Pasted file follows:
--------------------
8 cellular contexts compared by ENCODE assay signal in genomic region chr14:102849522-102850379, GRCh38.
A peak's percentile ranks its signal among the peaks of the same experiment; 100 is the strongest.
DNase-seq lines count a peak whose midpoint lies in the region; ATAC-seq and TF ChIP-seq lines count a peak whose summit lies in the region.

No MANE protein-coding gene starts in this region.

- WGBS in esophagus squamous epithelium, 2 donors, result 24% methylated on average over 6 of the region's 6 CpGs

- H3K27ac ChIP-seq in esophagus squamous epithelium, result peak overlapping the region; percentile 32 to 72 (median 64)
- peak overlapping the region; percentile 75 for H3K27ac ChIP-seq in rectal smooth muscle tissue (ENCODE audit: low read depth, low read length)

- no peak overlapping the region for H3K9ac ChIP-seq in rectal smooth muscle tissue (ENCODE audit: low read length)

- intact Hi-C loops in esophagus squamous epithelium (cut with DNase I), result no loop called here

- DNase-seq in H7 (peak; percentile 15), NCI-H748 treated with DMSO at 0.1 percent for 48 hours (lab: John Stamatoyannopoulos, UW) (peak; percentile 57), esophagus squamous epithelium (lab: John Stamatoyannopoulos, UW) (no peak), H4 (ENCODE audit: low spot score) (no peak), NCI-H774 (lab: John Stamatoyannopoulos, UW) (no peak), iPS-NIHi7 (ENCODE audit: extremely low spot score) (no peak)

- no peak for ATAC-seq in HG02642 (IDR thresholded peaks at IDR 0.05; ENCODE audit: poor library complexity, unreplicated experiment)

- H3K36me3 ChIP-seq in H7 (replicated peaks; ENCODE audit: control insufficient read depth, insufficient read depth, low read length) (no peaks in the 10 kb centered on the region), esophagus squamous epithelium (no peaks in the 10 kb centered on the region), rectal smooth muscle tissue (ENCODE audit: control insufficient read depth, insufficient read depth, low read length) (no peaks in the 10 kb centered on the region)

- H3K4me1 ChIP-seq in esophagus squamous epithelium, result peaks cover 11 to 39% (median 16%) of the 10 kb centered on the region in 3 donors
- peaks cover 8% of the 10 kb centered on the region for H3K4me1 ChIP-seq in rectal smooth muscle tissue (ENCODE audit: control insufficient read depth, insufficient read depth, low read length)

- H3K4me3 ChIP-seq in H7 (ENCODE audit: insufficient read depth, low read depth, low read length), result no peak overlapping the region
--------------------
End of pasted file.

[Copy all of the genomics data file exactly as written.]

8 cellular contexts compared by ENCODE assay signal in genomic region chr14:102849522-102850379, GRCh38.
A peak's percentile ranks its signal among the peaks of the same experiment; 100 is the strongest.
DNase-seq lines count a peak whose midpoint lies in the region; ATAC-seq and TF ChIP-seq lines count a peak whose summit lies in the region.

No MANE protein-coding gene starts in this region.

- WGBS in esophagus squamous epithelium, 2 donors, result 24% methylated on average over 6 of the region's 6 CpGs

- H3K27ac ChIP-seq in esophagus squamous epithelium, result peak overlapping the region; percentile 32 to 72 (median 64)
- peak overlapping the region; percentile 75 for H3K27ac ChIP-seq in rectal smooth muscle tissue (ENCODE audit: low read depth, low read length)

- no peak overlapping the region for H3K9ac ChIP-seq in rectal smooth muscle tissue (ENCODE audit: low read length)

- intact Hi-C loops in esophagus squamous epithelium (cut with DNase I), result no loop called here

- DNase-seq in H7 (peak; percentile 15), NCI-H748 treated with DMSO at 0.1 percent for 48 hours (lab: John Stamatoyannopoulos, UW) (peak; percentile 57), esophagus squamous epithelium (lab: John Stamatoyannopoulos, UW) (no peak), H4 (ENCODE audit: low spot score) (no peak), NCI-H774 (lab: John Stamatoyannopoulos, UW) (no peak), iPS-NIHi7 (ENCODE audit: extremely low spot score) (no peak)

- no peak for ATAC-seq in HG02642 (IDR thresholded peaks at IDR 0.05; ENCODE audit: poor library complexity, unreplicated experiment)

- H3K36me3 ChIP-seq in H7 (replicated peaks; ENCODE audit: control insufficient read depth, insufficient read depth, low read length) (no peaks in the 10 kb centered on the region), esophagus squamous epithelium (no peaks in the 10 kb centered on the region), rectal smooth muscle tissue (ENCODE audit: control insufficient read depth, insufficient read depth, low read length) (no peaks in the 10 kb centered on the region)

- H3K4me1 ChIP-seq in esophagus squamous epithelium, result peaks cover 11 to 39% (median 16%) of the 10 kb centered on the region in 3 donors
- peaks cover 8% of the 10 kb centered on the region for H3K4me1 ChIP-seq in rectal smooth muscle tissue (ENCODE audit: control insufficient read depth, insufficient read depth, low read length)

- H3K4me3 ChIP-seq in H7 (ENCODE audit: insufficient read depth, low read depth, low read length), result no peak overlapping the region